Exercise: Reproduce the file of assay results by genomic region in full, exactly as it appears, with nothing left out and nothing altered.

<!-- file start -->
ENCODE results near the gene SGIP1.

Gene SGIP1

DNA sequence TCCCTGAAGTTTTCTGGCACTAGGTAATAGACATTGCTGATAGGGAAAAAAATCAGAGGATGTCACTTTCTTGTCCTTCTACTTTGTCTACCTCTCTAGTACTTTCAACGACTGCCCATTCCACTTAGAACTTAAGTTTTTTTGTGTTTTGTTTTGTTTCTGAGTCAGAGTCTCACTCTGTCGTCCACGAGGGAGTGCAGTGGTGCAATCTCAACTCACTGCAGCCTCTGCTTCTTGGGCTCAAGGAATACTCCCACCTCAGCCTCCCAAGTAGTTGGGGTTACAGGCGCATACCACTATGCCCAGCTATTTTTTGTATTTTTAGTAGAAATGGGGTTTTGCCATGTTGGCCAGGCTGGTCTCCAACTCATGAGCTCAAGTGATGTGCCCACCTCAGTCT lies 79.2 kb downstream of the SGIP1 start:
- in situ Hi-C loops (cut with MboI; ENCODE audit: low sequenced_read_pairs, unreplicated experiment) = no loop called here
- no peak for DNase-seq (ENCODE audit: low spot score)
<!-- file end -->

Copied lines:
ENCODE results near the gene SGIP1.

Gene SGIP1

DNA sequence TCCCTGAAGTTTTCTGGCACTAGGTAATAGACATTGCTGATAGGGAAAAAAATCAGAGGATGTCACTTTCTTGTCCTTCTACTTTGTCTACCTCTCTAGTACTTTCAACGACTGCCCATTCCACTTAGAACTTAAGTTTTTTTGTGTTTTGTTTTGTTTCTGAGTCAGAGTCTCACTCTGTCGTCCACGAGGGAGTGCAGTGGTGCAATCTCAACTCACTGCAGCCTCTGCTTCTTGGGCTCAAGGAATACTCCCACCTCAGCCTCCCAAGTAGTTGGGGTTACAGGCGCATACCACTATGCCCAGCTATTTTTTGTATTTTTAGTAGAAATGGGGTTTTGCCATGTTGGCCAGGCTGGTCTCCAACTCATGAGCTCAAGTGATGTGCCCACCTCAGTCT lies 79.2 kb downstream of the SGIP1 start:
- in situ Hi-C loops (cut with MboI; ENCODE audit: low sequenced_read_pairs, unreplicated experiment) = no loop called here
- no peak for DNase-seq (ENCODE audit: low spot score)